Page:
Original languageEnglish
Awarding Institution
  • University of Twente
Supervisors/Advisors
  • Huetink, Han, Supervisor
  • Geijselaers, Bert, Advisor
Award date17 Sep 2010
Place of PublicationEnschede
Publisher
Print ISBNs978-90-365-3077-4
DOIs
Publication statusPublished - 17 Sep 2010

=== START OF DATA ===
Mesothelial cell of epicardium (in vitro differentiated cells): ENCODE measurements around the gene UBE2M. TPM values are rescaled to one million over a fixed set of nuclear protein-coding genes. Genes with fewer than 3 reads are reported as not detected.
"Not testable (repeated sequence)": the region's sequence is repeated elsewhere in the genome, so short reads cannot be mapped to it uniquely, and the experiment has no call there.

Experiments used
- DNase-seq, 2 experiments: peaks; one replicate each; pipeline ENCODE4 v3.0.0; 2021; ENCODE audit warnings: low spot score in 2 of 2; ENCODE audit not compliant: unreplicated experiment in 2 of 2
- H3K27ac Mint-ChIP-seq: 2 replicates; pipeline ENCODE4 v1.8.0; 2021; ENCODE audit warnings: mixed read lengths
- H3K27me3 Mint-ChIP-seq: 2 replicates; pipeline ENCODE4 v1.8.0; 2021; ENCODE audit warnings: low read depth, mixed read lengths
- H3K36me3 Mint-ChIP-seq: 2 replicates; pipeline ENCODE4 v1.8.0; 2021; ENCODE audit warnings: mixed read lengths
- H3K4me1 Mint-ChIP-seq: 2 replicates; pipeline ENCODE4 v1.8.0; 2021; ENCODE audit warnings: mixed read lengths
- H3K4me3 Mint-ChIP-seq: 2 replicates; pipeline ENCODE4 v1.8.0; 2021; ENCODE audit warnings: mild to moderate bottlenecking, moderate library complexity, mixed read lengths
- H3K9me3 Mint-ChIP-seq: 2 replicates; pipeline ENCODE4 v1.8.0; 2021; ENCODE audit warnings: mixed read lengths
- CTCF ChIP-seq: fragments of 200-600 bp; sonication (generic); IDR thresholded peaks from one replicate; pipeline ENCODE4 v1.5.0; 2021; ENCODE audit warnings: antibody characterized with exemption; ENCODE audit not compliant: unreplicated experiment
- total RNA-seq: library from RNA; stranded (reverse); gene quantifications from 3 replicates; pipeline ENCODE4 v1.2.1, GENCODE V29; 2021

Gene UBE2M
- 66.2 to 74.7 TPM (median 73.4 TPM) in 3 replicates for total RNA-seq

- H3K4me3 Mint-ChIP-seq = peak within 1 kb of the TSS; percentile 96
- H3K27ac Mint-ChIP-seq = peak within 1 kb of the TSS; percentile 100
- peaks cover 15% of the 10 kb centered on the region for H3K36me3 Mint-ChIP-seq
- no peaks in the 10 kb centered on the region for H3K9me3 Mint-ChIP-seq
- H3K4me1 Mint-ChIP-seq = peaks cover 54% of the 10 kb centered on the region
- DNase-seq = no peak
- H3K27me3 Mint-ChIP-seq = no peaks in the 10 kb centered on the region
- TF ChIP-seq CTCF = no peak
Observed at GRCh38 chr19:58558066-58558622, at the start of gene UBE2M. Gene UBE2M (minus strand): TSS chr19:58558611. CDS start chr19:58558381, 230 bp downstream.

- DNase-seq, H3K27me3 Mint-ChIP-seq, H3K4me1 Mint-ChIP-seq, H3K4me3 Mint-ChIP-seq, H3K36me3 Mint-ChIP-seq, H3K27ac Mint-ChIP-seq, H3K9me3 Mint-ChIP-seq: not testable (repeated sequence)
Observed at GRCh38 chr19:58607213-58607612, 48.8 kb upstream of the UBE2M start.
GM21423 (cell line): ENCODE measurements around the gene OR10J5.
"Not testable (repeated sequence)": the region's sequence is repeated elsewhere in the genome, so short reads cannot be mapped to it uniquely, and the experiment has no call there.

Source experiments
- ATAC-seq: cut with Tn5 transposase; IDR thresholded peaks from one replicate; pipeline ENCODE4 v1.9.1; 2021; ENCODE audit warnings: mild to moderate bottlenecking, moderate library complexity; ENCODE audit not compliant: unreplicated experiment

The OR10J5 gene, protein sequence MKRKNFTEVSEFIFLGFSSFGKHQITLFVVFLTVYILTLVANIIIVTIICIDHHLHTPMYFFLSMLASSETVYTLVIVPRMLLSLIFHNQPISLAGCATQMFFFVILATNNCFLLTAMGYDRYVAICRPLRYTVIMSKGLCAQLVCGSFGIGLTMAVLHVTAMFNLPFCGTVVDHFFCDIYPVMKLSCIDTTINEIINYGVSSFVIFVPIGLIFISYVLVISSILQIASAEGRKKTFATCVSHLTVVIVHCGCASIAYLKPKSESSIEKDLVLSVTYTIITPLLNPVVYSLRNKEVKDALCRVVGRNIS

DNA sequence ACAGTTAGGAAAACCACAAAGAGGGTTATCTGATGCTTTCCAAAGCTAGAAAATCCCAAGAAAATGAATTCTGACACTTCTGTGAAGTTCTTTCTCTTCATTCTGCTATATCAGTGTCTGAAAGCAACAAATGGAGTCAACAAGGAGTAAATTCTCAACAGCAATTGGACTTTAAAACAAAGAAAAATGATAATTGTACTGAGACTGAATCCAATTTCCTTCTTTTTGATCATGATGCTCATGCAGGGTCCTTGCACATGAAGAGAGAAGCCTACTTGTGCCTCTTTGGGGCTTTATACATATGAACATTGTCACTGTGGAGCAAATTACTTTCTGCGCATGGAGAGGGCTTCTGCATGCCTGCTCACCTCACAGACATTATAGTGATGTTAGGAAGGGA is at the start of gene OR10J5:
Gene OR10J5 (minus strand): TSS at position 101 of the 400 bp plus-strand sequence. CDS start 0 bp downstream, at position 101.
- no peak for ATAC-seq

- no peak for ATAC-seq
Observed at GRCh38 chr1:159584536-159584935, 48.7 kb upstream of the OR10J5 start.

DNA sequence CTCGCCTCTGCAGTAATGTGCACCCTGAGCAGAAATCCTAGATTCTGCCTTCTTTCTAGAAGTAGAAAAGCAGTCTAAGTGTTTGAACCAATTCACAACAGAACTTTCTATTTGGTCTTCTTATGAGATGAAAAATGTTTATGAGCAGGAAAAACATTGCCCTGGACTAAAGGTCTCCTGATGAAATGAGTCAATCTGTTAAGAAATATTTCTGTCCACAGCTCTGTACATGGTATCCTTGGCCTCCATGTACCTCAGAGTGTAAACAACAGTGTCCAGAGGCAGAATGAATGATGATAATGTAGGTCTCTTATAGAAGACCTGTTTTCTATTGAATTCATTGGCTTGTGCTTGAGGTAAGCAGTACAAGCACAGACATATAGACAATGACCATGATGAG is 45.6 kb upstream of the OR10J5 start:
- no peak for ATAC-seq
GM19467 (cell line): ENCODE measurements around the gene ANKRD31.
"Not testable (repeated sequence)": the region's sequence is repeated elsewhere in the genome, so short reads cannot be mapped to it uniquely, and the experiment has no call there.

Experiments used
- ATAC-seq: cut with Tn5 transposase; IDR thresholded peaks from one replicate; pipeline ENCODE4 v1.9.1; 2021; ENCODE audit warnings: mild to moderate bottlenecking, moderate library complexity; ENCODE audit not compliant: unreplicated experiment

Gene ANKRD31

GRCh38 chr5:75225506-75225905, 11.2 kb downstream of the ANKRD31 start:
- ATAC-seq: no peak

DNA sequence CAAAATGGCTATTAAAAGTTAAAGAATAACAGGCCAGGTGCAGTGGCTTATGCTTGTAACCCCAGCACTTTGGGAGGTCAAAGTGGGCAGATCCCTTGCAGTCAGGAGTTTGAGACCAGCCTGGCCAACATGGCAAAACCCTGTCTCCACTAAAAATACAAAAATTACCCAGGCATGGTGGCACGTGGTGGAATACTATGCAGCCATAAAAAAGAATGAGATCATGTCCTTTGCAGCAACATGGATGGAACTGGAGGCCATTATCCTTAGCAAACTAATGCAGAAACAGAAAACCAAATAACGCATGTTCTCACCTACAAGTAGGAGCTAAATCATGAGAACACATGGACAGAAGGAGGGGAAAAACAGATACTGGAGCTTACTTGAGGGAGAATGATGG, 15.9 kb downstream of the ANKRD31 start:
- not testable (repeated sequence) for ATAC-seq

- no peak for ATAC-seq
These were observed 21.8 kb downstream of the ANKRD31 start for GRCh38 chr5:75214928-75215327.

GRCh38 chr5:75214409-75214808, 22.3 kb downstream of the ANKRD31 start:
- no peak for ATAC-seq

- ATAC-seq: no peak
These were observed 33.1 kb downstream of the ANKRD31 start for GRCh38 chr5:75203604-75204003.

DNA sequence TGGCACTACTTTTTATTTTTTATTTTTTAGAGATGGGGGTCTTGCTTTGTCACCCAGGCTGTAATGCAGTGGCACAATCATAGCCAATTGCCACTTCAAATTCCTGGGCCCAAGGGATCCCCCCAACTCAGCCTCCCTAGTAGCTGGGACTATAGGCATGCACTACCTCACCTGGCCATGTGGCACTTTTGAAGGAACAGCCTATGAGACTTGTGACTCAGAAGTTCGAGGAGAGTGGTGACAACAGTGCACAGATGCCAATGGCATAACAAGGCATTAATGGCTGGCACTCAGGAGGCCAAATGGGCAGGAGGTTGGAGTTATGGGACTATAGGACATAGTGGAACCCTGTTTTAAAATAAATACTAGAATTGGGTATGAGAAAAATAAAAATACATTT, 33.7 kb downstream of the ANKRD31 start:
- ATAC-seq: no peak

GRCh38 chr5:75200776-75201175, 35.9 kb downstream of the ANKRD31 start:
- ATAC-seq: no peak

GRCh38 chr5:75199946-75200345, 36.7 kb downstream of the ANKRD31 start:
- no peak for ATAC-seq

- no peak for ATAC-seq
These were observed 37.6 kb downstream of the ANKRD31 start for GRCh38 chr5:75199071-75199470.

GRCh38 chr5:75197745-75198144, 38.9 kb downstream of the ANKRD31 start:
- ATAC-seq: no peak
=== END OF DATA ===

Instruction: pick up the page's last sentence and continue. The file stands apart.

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Free piston compressors
Pistons
Lubricants
Wear of materials
Compressors
Leakage (fluid)
Gases
Liquefaction of gases
Friction
Heat transfer
Cooling
Frequency division multiplexing
Tribology
Engine cylinders
Cooling systems
Cryogenics
Dynamic analysis

Keywords

  • IR-73045
  • METIS-272335

Cite this

Owczarek, P.. / On the design of lubricant free piston compressors. Enschede : University of Twente, 2010. 131 p.